Even though Obama is rather late on this; and even though he maybe hasn’t done as much as possible to advance the same-sex civil rights and equality agenda (ending ‘Don’t Ask, Don’t Tell’ and ordering federal lawyers to no longer defend the Defence of Marriage Act were important, but a little late); I still think this is worthy of recognition.
The President of the United States endorses same-sex marriage. That is symbolically, historically, politically and culturally, a pretty big thing. Congratulations.
In terms of analysis: support for same-sex marriage has been steadily growing among the US population, and has for some years seen majority support. The Republican Party is putting up a rearguard fight, with their most recent success just yesterday in North Carolina where people voted for an amendment to declare same-sex marriage unconstitutional. In the longer term, they can’t possibly win this (among younger voters support is overwhelming), so this move by Obama is a good one. It will serve as a rallying-point in the coming elections.
The contrast with a candidate who wants to abolish all rights for gay couples by amending the federal constitution, and who has donated to organizations that seek to “cure” gays, who bowed to pressure from bigots who demanded the head of a spokesman on foreign policy solely because he was gay: how much starker can it get?
My view politically is that this will help Obama. He will be looking to the future generations as his opponent panders to the past. The clearer the choice this year the likelier his victory. And after the darkness of last night, this feels like a widening dawn.
[Now], for the first time, the office of the American President is officially supporting a policy that a mere decade ago was deemed truly radical: same-sex marriage. Those are real achievements. And, as virtually all polls reflect – underscored by last night’s landslide defeat for marriage equality in North Carolina — they carry genuine political risk. He deserves credit for his actions in this civil rights realm.
It should go without saying that none of this mitigates the many horrendous things Obama has done in other areas, nor does it mean he deserves re-election. But just as it’s intellectually corrupted to refuse to criticize him when he deserves it, the same is true of refusing to credit him when he deserves it. Today, he deserves credit. LGBT equality is one area — and it’s an important area for millions of Americans — where he has conducted himself commendably and deserves praise. That was true before today, but even more so now.
The statement changes everything because it powerfully symbolizes an awakening that so many people have had, myself included: here is a social change whose time has come, and more than come. Denying marriage rights to same-sex couples inflicts real harm on real people, while doing nothing to prevent the deterioration of marriage among non-affluent Americans.
The statement changes everything because it puts marriage rights on the 2012 ballot as a voting issue. Mitt Romney has declared—not only his opposition to same-sex marriage—but his intention to use the power of the presidency to stop and reverse it. One may doubt how intensely Romney feels about that commitment, really. My own guess: about 1/1000 as intensely as he feels about Sarbanes-Oxley. But the issue is joined even so.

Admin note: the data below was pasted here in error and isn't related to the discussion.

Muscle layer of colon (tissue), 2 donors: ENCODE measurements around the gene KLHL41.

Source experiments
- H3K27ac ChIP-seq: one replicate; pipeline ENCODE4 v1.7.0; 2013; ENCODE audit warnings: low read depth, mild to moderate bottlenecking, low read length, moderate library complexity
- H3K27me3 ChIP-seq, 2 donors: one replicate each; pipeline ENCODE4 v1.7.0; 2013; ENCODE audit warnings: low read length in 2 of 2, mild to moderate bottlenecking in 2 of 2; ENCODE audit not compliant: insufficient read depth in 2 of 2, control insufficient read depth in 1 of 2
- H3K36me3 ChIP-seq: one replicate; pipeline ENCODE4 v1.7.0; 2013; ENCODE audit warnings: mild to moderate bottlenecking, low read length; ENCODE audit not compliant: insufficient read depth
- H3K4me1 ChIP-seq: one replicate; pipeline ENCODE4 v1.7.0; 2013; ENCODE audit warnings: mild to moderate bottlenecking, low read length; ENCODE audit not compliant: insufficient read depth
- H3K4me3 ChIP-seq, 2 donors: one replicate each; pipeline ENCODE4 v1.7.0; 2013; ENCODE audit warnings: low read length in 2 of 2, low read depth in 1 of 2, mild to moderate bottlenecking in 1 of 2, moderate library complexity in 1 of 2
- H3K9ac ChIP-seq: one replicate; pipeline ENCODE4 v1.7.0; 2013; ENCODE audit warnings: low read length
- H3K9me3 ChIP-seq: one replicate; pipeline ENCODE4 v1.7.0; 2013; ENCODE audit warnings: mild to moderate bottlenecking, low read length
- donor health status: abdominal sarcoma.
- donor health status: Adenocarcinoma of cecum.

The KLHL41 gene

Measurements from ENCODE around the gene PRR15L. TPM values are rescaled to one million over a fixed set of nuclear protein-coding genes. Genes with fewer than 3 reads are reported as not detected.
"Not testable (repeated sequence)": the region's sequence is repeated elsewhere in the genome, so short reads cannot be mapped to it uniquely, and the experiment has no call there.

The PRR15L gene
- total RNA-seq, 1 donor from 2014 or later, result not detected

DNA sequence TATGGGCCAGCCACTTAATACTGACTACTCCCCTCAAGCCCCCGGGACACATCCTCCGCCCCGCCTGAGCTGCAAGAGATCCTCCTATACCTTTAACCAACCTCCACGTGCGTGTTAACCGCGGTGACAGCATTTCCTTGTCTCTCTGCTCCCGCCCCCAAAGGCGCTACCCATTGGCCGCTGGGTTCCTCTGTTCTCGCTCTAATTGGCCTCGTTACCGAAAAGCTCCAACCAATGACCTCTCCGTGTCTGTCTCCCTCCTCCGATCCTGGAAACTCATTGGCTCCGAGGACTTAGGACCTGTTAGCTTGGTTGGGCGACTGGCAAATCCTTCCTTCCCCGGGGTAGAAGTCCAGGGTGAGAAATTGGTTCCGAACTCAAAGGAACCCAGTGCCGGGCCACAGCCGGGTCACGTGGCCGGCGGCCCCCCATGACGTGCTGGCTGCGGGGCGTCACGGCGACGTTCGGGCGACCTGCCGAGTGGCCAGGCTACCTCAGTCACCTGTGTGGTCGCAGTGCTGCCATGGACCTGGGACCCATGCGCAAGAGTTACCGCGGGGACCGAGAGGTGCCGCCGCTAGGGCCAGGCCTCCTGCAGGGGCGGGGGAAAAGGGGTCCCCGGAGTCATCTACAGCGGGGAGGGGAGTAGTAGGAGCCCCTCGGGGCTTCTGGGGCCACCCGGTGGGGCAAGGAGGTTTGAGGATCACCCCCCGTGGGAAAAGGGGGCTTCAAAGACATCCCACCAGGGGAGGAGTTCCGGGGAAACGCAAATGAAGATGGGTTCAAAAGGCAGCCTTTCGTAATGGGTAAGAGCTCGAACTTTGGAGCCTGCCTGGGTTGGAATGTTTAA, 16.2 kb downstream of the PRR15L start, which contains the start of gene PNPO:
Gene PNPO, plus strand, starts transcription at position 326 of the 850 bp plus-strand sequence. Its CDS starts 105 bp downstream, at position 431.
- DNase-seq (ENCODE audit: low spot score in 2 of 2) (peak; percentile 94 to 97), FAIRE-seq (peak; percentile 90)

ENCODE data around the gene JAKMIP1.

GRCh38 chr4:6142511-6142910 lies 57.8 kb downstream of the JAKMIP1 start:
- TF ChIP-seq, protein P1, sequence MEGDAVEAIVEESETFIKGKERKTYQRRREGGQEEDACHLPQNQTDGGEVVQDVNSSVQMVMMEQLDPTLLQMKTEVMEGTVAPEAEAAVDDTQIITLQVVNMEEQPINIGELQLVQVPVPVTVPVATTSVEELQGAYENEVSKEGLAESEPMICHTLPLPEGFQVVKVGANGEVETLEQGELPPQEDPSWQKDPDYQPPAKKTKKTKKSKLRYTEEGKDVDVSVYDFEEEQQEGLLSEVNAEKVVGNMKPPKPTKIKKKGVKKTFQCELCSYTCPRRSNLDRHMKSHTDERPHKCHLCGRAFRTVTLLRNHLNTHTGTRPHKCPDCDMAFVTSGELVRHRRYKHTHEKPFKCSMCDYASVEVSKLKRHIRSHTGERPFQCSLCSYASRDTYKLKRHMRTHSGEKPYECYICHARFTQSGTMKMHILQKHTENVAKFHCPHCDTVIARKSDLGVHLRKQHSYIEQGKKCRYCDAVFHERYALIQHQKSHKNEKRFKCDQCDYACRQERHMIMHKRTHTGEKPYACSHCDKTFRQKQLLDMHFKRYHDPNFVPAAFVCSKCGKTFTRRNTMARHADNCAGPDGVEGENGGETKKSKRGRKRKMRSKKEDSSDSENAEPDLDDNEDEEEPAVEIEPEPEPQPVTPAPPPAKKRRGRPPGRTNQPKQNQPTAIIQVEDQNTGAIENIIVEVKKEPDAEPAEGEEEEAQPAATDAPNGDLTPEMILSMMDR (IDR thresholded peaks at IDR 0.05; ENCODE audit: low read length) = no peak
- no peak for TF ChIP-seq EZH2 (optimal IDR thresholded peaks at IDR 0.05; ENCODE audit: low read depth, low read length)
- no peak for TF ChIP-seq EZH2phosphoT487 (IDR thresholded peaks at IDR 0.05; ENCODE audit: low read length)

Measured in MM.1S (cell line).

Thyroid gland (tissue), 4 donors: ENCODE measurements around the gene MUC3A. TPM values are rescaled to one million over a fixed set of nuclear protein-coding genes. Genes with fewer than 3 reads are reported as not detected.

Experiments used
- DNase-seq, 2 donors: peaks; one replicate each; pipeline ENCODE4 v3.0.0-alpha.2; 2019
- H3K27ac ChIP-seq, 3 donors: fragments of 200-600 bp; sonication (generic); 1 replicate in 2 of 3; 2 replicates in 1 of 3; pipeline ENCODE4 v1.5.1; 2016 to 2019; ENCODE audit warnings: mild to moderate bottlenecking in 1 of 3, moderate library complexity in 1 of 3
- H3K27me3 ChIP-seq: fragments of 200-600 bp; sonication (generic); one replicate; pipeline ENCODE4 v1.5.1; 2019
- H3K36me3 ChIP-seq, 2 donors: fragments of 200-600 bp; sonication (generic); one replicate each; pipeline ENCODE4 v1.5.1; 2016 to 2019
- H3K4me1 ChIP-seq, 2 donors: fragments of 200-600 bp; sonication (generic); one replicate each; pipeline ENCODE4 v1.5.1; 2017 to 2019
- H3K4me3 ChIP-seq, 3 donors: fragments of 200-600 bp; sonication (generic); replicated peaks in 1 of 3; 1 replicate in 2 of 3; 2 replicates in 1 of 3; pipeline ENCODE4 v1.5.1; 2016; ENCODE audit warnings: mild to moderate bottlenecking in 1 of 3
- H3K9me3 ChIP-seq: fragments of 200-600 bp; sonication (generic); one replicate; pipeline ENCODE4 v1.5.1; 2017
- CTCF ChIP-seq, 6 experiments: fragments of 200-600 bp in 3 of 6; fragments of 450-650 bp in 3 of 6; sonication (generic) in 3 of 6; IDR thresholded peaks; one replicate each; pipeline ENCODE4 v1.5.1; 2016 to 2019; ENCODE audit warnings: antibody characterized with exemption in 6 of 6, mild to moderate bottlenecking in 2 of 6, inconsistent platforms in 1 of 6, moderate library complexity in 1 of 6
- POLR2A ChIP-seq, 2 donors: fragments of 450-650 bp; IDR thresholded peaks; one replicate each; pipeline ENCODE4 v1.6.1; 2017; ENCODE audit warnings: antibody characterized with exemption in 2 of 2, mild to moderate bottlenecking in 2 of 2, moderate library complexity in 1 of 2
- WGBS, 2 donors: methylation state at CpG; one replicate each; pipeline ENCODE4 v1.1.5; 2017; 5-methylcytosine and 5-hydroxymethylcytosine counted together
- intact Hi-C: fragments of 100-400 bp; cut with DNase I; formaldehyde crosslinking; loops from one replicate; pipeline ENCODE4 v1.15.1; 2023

The statement changes everything because it locks in place for another generation the Brand ID of Democrats as the party of cultural modernity.
Het belang van sport in de samenleving wordt sterk overgewaardeerd. Dat komt niet alleen tot uiting in de sociale dwang om aan sport te doen vanuit “healthism” (het beoordelen van het geheel aan menselijke gedragingen vanuit gezondheidsperspectief); het goedpraten en financieren van hooliganisme, en het voortdurend bijstaan door gemeentes van bijna failliete voetbalclubs vanwege het zogenaamde “maatschappelijk belang”; maar eerst en vooral in het organiseren van miljarden verslindende, maatschappelijk ontwrichtende megalomane sportfeestjes zoals de Olympische Spelen en het WK voetbal. Sport is goed, dat is een axioma, en daar moet alles voor wijken.
Zo is de stad Londen in aanloop naar de Olympische Spelen dit jaar veranderd in een militaire zone: waar hordes zoemende drones de stad bespieden, en veiligheidscamera’s iedereen in de gaten houden; waar burgerrechten sterk zijn ingeperkt en het recht op demonstratie opgeschort wordt; waar meer militairen (13.500) op de been zijn dan in Afghanistan, en sinds de Tweede Wereldoorlog; waar een vliegdekschip in de Thames afgemeerd ligt en antiraketsystemen de lucht afscannen; waar private security bedrijven in de straten zullen patrouilleren, en biometrische ID-kaarten ingevoerd worden, en gezichtsherkenning, en waar een 80 miljoen pond kostend elektrisch hek van 500,000 volt het “Olympisch gebied” van de rest van de samenleving zal scheiden.
Leuk hè, de Olympische Spelen?
In Nederland willen we om een of andere reden ook een Olympische Spelen. Althans, de politiek. En dat willen ze zelfs zo graag, dat de ambtelijke top van een ministerie en een minister de werkelijke kosten van het evenement wilden verzwijgen voor de Tweede Kamer. Omdat dit afbreuk zou doen aan het draagvlak; het risico bestond dat ‘de Olympische ambitie’ zou worden ‘afgeschoten’. Goh, zou het? De kosten worden voorzichtig ingeschat op 8 miljard; daar kun je heel wat PGB’s, natuurgebieden, sociale werkplaatsen, en openbaar vervoer mee in stand houden. Zonder dat je je land paramilitariseert, en, evenals bij het WK, het primaat van de wetgever overdraagt aan een dubieuze oligarchische organisatie zoals het IOC.